To Innovate Is One Thing, To Accept Innovation Is Another

Even the most innovative companies in the world occasionally produce innovation a bridge too far. Check out the picture below of a recently released Dyson industrial hand-blower with paper towels on top and a trash can below, taken at an NYC hotel bathroom. The innovation in question duly, visibly, and embarrassingly defeated by its non-technical precedent.

Innovation requires not an inside-looking-out perspective, but an outside-looking-in perspective. A perspective of how not the vision of the technology provider is served but instead how the convenience of a customer is served. The latter including factors that are often quite uneconomical, inconvenient, and outside the scope of a technology provider. Clearly, not all innovation worthy of displacement will be accepted by its audience.

The same thing happens in men’s grooming, where the invention of electrical trimmers still cannot beat certain conveniences of a good-old razor blade. For one, the razor blade combined with shaving cream provides an accurate picture of what part of the facial hair has been worked on, something an electrical shaver cannot do. Second, the closeness of following the skin contour is unmatched by the electrical shaver. The neatest shave is still owned by the suboptimization, and downstream evolution, of that old-fashioned razor blade.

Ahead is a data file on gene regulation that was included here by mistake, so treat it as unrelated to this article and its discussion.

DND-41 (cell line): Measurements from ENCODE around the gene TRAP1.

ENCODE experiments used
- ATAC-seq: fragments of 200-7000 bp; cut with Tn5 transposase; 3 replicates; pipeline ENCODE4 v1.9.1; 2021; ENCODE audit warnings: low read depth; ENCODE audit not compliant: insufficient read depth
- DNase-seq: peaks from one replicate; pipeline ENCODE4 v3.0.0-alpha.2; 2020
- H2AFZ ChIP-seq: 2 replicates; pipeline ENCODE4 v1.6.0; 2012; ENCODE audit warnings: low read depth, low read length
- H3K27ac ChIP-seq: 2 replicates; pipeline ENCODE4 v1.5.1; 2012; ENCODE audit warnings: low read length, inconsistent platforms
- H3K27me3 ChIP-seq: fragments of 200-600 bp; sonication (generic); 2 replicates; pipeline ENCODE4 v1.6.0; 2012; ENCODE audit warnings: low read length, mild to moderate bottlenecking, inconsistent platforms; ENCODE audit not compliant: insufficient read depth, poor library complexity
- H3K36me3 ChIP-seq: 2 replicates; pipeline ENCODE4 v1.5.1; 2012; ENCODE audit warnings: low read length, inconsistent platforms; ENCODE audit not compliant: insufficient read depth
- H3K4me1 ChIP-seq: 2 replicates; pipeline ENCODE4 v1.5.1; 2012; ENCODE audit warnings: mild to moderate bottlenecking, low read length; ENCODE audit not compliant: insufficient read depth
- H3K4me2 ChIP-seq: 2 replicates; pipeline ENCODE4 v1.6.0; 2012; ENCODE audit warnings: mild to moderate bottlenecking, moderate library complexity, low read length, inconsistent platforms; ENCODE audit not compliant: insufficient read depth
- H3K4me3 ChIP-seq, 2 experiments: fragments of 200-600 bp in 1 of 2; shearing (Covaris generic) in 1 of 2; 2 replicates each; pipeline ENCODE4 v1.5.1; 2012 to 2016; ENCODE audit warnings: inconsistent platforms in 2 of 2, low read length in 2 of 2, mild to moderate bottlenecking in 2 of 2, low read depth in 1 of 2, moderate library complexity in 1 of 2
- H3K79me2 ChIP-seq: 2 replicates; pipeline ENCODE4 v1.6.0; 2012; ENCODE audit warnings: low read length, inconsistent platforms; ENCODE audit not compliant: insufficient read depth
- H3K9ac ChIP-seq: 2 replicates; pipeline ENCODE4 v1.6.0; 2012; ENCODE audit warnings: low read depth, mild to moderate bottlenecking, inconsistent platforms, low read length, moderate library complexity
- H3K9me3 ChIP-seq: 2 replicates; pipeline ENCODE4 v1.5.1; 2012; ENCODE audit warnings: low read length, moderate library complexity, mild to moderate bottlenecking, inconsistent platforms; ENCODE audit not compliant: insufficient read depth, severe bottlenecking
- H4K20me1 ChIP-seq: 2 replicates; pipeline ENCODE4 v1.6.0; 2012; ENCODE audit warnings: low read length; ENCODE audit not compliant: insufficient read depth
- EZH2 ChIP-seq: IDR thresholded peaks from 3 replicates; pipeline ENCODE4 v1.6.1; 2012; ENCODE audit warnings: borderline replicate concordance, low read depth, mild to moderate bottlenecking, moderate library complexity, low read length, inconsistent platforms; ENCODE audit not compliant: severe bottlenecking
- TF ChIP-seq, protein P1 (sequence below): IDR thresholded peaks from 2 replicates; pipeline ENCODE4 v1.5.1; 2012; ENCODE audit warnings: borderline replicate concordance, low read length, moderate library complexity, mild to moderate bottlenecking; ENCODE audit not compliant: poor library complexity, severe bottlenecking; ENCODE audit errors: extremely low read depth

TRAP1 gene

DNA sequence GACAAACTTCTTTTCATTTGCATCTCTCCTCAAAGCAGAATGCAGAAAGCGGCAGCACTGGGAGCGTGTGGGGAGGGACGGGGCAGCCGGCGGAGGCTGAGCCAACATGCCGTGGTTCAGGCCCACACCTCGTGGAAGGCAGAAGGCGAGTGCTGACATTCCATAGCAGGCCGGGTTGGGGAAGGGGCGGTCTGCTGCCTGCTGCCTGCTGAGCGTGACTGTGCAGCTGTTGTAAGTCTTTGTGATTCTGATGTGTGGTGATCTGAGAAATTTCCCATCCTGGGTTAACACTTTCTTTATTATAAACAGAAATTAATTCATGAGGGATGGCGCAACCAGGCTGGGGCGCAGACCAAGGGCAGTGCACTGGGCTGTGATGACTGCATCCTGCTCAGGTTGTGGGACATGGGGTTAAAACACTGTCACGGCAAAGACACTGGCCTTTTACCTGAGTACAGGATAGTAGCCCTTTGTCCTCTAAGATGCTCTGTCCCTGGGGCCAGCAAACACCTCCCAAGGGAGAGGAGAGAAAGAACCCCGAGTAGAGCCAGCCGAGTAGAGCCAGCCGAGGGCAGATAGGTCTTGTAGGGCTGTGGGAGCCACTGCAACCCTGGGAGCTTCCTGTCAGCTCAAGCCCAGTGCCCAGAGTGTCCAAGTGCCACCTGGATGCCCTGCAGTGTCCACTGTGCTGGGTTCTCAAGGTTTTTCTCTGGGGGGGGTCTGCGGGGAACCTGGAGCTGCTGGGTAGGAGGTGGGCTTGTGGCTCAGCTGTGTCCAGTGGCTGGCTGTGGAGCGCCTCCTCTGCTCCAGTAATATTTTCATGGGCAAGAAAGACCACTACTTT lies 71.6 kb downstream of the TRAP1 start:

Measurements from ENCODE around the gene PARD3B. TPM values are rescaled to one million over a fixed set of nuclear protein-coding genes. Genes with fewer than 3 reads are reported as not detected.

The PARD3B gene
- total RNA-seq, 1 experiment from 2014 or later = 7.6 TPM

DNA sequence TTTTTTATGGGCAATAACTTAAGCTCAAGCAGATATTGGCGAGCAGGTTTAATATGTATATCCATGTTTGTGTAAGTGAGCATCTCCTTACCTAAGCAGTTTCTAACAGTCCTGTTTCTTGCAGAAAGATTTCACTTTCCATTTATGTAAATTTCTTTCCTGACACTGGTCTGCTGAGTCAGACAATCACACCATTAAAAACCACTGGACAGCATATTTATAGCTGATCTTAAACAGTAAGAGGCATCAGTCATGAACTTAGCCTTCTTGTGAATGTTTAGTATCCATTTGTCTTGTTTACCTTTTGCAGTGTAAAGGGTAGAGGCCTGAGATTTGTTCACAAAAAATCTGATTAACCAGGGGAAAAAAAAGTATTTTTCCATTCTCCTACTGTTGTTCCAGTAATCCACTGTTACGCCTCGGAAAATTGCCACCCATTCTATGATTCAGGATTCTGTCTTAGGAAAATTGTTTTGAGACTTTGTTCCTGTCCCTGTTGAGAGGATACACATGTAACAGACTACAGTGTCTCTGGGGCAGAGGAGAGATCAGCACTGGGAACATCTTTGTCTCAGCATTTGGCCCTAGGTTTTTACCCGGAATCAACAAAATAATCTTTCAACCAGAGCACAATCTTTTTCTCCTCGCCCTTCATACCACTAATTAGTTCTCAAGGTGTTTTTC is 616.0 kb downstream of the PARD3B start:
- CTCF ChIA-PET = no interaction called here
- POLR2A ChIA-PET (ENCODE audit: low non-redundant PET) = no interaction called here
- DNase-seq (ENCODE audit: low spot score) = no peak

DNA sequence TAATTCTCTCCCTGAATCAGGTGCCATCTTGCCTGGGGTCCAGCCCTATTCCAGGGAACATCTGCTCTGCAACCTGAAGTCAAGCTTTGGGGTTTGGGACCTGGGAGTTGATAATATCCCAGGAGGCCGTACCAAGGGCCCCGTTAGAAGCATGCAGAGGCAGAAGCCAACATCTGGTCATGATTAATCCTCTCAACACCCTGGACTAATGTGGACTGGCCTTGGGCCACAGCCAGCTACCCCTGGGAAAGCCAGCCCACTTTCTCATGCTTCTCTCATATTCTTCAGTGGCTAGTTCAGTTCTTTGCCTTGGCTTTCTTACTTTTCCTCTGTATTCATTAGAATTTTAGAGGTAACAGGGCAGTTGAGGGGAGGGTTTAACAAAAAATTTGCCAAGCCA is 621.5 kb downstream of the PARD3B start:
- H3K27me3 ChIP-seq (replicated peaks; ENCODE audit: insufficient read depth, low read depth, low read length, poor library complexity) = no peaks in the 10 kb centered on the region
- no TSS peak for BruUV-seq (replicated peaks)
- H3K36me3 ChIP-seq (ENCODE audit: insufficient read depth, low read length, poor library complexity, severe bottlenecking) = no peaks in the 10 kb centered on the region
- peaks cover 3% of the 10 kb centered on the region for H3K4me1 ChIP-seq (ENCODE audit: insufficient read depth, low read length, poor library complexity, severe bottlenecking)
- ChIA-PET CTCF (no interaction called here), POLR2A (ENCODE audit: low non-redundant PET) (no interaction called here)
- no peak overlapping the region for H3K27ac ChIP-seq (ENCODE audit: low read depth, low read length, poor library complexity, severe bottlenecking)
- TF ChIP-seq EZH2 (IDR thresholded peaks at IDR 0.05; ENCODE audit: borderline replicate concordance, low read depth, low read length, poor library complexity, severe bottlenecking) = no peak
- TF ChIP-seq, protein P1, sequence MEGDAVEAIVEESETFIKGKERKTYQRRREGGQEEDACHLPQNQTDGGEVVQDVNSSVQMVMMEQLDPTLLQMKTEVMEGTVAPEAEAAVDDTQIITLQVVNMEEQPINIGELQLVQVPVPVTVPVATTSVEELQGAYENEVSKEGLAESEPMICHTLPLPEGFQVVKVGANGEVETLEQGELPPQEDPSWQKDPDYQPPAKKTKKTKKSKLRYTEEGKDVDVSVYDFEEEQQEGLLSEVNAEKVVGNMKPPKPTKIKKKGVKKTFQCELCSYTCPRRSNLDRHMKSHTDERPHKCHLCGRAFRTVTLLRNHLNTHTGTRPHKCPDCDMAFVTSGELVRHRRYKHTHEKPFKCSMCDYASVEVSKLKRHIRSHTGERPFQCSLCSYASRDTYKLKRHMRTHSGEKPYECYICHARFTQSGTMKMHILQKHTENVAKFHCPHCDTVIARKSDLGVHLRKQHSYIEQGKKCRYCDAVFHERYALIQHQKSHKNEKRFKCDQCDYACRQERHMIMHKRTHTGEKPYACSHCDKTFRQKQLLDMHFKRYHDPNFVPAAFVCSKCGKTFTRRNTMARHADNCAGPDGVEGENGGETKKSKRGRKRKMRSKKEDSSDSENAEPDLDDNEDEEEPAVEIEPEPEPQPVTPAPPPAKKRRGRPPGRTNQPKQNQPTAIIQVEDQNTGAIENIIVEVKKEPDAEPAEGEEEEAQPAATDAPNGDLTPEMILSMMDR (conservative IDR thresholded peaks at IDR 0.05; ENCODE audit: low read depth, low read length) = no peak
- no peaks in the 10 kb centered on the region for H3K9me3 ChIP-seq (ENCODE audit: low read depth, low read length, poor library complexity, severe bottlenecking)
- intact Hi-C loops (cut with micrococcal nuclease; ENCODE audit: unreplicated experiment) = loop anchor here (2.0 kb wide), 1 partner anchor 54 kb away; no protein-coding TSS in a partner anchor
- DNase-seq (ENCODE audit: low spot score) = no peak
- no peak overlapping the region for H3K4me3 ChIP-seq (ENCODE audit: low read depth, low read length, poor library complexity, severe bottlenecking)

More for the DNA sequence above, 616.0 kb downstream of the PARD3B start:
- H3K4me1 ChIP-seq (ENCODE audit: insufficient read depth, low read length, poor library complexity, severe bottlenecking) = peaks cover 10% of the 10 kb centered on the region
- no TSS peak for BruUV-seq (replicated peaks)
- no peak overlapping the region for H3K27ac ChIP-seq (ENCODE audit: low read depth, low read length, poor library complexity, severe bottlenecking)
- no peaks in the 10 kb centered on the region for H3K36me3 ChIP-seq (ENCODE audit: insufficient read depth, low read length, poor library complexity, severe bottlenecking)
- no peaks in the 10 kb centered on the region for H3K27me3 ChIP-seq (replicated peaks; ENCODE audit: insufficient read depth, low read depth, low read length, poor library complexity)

Innovation must be defined by investigating the broadest ecosystem of factors that improve on its precedent, including the sensibility to factors that may have nothing to do with the advent of technology. Companies like Tesla and Quip have got this process of first establishing a new normalization of truth, upstream, down.

The overall experience, not just the technology, must be improved upon, especially in the realm of ruthless and fickle consumerism.


Let’s lead the world by example with new rigors of excellence we first and successfully apply to ourselves.

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